A client runs a large team conducting several complex projects in parallel for an international company in the US. He has been going through a difficult personal time and was saying that his management had slipped as a result.
To wit: his team recently invited him to attend a project management meeting. This is the kind of meeting that he would normally call and lead himself, but which he'd uncharacteristically not organized for a while. His team saw a need and did it for him.
He was, in his own words, hurt and upset that his team had felt the need to "do [his] job for [him]". His managerial mojo was being challenged, but he put on a good face and ultimately thanked his team for taking the initiative for this much-needed meeting.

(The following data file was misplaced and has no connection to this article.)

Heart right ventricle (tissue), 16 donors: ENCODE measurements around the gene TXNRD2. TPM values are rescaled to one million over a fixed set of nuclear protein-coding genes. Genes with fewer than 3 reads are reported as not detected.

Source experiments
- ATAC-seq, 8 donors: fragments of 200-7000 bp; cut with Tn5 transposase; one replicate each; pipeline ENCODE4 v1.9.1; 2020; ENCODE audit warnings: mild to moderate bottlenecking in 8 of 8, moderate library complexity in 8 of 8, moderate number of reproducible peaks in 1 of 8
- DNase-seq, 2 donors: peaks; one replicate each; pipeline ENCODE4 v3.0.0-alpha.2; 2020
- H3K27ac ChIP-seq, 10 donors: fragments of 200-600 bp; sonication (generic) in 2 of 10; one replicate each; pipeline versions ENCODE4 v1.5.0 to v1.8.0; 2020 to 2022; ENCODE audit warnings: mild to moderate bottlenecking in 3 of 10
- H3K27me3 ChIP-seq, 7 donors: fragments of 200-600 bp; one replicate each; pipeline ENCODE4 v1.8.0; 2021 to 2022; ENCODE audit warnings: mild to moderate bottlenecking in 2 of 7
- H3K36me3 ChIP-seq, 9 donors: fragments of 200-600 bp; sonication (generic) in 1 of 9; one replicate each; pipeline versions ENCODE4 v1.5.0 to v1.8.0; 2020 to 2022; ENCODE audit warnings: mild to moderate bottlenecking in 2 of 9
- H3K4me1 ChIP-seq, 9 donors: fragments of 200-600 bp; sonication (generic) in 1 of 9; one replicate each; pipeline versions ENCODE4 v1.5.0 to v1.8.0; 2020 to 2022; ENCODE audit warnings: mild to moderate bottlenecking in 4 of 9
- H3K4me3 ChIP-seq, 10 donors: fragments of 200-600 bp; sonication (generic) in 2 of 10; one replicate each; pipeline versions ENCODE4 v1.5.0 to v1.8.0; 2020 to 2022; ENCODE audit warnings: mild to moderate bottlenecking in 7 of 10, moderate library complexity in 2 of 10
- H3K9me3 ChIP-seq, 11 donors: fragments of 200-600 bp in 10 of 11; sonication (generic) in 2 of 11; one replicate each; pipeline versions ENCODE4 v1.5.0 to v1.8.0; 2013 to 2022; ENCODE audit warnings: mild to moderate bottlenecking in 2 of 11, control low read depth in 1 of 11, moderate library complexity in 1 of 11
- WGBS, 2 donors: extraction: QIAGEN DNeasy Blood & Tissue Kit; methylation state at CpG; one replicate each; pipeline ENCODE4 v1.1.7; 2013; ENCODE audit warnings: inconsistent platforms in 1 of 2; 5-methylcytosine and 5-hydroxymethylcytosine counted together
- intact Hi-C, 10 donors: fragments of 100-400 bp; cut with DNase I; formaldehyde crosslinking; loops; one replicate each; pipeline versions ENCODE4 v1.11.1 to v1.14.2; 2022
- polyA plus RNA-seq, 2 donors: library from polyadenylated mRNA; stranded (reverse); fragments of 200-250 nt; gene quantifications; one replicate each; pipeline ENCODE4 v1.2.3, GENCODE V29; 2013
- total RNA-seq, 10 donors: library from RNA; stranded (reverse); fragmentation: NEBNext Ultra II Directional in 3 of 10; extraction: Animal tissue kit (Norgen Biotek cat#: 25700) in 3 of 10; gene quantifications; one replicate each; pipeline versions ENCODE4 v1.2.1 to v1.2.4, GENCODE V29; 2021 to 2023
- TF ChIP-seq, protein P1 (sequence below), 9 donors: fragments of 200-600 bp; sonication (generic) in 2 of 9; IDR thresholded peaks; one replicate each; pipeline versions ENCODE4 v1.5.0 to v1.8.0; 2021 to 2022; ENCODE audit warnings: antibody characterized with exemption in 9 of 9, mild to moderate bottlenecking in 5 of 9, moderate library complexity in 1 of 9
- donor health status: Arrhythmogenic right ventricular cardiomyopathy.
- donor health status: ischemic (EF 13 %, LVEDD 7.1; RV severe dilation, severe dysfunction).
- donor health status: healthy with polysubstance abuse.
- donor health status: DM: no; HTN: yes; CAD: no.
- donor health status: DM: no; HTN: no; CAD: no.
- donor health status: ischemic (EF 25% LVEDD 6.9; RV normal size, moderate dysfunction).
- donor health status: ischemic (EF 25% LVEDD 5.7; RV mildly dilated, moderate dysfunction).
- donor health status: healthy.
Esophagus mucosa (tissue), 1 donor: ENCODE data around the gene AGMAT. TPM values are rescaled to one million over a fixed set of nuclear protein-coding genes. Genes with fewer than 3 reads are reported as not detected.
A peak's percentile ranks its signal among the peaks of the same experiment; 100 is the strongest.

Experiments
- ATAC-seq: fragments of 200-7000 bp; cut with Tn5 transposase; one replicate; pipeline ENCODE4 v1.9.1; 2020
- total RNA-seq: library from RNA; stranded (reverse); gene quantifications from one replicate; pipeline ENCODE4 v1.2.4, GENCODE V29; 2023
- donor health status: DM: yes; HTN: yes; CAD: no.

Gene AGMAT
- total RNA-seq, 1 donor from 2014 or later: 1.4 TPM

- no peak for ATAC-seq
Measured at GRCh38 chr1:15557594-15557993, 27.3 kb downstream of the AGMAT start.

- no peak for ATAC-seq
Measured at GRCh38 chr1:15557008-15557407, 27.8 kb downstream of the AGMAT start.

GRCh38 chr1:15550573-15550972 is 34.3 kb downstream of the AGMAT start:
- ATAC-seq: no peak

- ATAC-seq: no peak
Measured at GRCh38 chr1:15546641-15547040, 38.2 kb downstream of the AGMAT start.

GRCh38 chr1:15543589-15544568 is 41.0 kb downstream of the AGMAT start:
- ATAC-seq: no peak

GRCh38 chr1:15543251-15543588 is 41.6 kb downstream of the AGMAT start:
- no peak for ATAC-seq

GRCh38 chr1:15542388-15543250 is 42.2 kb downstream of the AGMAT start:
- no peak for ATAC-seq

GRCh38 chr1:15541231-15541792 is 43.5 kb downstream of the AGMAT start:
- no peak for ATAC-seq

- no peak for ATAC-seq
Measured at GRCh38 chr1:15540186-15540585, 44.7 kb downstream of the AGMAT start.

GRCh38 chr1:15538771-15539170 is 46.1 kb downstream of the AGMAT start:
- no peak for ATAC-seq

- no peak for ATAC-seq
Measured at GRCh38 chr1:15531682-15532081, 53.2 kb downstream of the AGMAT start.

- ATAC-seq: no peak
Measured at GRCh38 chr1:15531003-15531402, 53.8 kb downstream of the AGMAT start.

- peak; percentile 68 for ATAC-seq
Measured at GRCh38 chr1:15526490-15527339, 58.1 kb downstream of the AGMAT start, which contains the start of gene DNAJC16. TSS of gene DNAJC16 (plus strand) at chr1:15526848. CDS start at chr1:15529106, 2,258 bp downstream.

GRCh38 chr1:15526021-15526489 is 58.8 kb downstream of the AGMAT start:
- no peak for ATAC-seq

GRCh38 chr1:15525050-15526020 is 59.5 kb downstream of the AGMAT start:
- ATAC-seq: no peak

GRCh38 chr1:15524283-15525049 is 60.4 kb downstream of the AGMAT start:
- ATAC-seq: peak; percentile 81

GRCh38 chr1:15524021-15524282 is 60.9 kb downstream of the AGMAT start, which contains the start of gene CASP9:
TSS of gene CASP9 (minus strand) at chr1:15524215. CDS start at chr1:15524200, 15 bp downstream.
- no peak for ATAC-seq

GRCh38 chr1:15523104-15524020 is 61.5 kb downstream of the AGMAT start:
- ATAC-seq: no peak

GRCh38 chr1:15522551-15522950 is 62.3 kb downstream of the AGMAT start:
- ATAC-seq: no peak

Upon reflection, we came upon another reading of this situation. His team allowed itself to take a risk: to call a meeting and thus signal a need (and a minor slip on his side). They were able to take this risk, albeit small, because they know that he trusts them and their motives, and because they trust him, his fairness, and goodwill. Further, they respect him and thus wish him well, as they perceive his success to reflect positively upon them. They know he respects them and would react accordingly.
In other words, the carefully crafted mutual trust and respect that he has fostered over time has created a community of purpose and goal. It is within this community that his team could reach out to him, to help him and themselves simultaneously. As a manager, building such a community is significantly more difficult, long lasting, and valuable than tracking projects on a spreadsheet, or running team meetings - that is the mark of a true leader.